Background: The ciclovía, or open streets concept, is a community level physical activity promotion strategy where streets are closed to motorized traffic and open for individuals to engage in PA. This paper presents an overview of such initiatives in the U.S. to understand their potential in PA promotion, comparing event and city characteristics.
Methods: We searched ciclovía and open streets initiatives held in 2011 in the U.S. using internet searches, publication databases, social media, and personal contacts. We extracted data on the each initiative’s frequency, route length, attendance, evaluation procedures, and sociodemographic characteristics of host cities.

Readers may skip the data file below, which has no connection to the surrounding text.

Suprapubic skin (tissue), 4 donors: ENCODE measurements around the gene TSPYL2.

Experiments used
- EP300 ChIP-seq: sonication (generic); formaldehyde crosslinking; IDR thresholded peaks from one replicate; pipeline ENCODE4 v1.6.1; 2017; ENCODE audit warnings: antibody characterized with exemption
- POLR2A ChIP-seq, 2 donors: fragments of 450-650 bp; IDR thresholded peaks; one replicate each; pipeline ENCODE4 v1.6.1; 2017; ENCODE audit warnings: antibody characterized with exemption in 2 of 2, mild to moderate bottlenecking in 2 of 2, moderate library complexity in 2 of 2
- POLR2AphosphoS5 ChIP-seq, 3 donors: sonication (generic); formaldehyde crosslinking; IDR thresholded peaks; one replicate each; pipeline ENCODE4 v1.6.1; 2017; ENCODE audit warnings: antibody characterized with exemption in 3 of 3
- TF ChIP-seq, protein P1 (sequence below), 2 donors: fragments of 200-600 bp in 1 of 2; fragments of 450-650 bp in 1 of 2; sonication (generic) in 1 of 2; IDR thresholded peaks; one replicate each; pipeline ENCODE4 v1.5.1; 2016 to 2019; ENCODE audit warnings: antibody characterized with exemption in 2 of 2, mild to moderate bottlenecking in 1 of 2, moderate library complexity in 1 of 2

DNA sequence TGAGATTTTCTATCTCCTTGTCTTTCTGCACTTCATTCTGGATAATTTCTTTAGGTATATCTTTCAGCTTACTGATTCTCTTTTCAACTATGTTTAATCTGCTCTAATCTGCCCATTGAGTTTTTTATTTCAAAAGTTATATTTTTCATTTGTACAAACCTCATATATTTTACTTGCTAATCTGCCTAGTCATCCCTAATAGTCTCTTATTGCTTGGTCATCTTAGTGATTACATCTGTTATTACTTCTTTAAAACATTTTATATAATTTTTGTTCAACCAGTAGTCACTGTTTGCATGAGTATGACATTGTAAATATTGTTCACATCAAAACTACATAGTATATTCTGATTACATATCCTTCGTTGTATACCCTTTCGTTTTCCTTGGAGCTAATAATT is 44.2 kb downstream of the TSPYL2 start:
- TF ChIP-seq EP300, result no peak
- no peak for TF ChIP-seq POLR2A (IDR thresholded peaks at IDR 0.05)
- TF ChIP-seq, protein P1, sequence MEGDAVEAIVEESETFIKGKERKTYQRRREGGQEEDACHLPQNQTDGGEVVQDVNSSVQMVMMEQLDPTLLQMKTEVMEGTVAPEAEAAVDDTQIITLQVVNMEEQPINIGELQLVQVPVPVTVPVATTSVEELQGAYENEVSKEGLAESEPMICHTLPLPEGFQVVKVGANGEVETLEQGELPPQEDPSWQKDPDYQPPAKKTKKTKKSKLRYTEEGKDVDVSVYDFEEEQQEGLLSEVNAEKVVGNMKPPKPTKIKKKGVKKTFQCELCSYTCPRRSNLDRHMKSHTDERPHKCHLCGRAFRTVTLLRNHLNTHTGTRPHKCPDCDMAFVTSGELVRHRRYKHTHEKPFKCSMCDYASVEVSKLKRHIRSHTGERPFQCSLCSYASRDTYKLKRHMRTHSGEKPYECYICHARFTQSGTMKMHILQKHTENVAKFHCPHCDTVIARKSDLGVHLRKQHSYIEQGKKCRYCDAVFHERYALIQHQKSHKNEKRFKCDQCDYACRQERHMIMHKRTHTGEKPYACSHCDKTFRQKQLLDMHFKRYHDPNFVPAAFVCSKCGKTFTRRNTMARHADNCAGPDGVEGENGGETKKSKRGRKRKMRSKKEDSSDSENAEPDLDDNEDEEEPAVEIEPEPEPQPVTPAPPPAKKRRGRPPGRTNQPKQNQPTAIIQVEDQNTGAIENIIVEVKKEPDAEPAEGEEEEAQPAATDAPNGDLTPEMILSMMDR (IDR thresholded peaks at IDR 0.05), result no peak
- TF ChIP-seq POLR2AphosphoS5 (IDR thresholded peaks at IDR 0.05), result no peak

Results: Our search yielded 47 U.S. cities with open streets in 2011. Cities were diverse in sociodemographic characteristics. Route lengths ranged from a few blocks to 51 miles and event frequency ranged from annual to monthly. Reporting number of participants for events was sporadic. Few events conducted formal evaluations.
Conclusion: The number of U.S. cities hosting open streets is increasing. The sociodemographics of the host cities suggest a potential to increase physical activity in populations at risk for developing chronic diseases through these initiatives. However, further evaluation is required. Identifying successful promotion and evaluation tactics would boost the health promotion potential of these initiatives.
Kuhlberg, Jill A.; Hipp, J. Aaron; Eyler, Amy A.; and Cheng, Genevieve, "Open streets initiatives in the U.S. : Closed to traffic, open to physical activity" (2013). Brown School Faculty Publications. 14.